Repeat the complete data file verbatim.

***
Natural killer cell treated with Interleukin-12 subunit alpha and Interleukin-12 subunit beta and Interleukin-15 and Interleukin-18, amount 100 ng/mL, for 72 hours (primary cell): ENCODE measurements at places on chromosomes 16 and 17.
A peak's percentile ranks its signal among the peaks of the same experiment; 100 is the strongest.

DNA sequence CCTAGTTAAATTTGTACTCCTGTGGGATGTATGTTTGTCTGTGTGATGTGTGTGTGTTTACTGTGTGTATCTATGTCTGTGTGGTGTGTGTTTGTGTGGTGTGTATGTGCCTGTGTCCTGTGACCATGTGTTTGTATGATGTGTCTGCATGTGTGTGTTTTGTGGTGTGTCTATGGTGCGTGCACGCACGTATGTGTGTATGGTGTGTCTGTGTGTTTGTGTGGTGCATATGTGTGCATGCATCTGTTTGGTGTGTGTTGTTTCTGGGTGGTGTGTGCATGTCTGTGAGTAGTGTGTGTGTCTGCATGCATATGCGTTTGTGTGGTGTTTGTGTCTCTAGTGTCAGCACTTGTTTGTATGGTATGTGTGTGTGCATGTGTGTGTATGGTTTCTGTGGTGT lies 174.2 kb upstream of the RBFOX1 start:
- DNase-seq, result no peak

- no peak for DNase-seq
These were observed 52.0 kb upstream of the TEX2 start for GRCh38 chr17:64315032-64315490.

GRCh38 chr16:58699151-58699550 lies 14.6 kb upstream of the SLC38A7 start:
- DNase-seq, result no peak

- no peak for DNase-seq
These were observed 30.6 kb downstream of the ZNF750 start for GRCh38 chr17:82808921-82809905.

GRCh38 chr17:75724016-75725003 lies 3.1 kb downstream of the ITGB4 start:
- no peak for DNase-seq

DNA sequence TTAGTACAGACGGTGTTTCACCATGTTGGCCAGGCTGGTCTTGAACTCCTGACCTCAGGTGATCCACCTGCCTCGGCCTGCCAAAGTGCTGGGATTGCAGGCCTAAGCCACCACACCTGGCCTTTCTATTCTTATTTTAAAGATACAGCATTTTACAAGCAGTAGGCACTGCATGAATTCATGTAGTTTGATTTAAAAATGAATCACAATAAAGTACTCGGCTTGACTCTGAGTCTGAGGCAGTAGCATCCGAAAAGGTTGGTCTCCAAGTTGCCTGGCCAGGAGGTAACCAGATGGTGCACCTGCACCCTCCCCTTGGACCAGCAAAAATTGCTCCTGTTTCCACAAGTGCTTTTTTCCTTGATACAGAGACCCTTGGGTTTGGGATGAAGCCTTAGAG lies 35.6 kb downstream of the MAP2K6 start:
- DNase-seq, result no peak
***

Natural killer cell treated with Interleukin-12 subunit alpha and Interleukin-12 subunit beta and Interleukin-15 and Interleukin-18, amount 100 ng/mL, for 72 hours (primary cell): ENCODE measurements at places on chromosomes 16 and 17.
A peak's percentile ranks its signal among the peaks of the same experiment; 100 is the strongest.

DNA sequence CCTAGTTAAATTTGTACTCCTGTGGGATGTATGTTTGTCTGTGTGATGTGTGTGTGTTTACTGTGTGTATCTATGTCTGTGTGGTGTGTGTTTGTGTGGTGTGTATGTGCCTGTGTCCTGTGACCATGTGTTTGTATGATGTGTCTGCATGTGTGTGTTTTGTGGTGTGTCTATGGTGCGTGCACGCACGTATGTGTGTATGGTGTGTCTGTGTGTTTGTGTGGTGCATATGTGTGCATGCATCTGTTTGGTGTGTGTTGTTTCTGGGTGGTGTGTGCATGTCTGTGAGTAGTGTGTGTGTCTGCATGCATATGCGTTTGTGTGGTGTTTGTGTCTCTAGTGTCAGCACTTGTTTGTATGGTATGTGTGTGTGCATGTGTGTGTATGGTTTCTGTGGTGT lies 174.2 kb upstream of the RBFOX1 start:
- DNase-seq, result no peak

- no peak for DNase-seq
These were observed 52.0 kb upstream of the TEX2 start for GRCh38 chr17:64315032-64315490.

GRCh38 chr16:58699151-58699550 lies 14.6 kb upstream of the SLC38A7 start:
- DNase-seq, result no peak

- no peak for DNase-seq
These were observed 30.6 kb downstream of the ZNF750 start for GRCh38 chr17:82808921-82809905.

GRCh38 chr17:75724016-75725003 lies 3.1 kb downstream of the ITGB4 start:
- no peak for DNase-seq

DNA sequence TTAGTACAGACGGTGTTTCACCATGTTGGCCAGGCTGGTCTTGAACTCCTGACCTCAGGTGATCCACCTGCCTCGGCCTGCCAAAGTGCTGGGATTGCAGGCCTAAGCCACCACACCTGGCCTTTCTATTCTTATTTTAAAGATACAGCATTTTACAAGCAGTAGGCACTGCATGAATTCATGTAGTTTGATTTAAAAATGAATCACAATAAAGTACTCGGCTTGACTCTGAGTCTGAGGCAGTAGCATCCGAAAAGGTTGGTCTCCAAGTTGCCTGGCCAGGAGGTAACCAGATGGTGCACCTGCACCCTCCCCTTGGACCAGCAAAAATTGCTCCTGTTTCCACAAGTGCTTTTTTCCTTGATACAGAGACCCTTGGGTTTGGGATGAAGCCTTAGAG lies 35.6 kb downstream of the MAP2K6 start:
- DNase-seq, result no peak